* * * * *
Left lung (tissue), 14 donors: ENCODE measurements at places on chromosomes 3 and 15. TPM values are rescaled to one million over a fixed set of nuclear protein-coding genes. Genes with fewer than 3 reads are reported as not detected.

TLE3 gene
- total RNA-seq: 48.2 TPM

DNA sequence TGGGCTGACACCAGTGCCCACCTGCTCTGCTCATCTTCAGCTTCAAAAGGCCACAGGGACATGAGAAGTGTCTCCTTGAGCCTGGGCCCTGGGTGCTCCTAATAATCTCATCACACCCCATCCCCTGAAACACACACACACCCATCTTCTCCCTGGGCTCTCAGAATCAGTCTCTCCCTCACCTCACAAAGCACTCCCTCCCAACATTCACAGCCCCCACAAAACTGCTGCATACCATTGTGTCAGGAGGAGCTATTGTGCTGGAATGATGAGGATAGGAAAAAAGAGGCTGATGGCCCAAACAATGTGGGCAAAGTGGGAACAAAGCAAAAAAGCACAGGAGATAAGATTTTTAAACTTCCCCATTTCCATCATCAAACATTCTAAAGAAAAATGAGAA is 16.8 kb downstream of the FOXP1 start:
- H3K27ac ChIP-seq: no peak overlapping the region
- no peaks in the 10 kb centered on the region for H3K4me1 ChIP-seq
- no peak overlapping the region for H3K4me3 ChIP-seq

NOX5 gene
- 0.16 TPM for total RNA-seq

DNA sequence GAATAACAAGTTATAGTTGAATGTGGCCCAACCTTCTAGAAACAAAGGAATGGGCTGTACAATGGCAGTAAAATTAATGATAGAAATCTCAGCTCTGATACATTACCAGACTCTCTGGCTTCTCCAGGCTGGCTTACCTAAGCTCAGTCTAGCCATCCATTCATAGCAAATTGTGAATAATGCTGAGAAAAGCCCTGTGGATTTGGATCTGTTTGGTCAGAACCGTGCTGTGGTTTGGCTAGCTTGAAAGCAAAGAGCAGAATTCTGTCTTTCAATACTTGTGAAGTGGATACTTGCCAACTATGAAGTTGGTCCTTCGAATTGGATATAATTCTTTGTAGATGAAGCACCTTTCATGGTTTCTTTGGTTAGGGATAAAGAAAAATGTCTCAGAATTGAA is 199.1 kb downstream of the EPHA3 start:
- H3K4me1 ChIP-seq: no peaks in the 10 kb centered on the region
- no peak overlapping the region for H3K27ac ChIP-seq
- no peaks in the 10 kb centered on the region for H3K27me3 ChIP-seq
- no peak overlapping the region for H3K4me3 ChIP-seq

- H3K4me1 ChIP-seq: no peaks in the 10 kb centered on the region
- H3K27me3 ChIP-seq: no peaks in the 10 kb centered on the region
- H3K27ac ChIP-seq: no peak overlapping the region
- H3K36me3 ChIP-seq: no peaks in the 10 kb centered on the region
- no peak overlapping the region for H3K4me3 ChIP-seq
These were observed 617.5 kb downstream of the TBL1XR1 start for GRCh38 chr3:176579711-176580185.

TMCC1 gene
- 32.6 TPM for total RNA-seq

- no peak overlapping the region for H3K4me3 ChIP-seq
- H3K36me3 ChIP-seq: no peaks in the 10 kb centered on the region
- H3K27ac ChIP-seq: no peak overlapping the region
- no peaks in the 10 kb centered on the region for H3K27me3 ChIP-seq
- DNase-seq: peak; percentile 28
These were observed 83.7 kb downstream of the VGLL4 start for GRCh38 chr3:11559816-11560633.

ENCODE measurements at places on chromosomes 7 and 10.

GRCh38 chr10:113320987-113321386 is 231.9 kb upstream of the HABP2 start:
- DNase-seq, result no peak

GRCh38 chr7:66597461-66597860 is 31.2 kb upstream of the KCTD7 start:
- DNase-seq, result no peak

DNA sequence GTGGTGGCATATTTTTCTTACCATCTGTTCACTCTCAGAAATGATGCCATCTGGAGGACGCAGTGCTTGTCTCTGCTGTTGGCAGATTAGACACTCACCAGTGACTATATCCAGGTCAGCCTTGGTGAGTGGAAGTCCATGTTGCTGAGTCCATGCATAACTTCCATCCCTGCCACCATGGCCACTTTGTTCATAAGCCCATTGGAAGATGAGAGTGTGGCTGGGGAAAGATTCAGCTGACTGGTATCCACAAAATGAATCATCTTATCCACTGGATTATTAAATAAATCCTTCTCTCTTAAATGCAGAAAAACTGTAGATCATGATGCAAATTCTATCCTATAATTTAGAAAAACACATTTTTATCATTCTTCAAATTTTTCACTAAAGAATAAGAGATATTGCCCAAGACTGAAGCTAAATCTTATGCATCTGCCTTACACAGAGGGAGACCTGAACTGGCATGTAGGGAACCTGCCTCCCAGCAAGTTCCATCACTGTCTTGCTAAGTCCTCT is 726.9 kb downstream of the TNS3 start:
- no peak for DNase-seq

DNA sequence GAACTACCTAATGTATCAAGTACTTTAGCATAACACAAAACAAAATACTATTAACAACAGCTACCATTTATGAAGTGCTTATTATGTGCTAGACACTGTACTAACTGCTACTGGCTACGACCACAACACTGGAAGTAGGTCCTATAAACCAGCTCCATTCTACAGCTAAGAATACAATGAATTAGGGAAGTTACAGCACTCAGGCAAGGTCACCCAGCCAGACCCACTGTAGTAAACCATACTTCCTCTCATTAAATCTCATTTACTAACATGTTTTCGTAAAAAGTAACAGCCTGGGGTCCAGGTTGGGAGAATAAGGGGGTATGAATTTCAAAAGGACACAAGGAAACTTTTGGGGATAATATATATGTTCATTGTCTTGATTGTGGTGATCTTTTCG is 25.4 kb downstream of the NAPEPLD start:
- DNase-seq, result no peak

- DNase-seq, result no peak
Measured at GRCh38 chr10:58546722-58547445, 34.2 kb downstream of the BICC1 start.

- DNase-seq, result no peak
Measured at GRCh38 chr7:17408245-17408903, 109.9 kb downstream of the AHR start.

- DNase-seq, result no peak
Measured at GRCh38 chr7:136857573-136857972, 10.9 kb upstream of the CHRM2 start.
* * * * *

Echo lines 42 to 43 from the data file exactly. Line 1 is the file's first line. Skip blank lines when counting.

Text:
- DNase-seq, result no peak
Measured at GRCh38 chr7:136857573-136857972, 10.9 kb upstream of the CHRM2 start.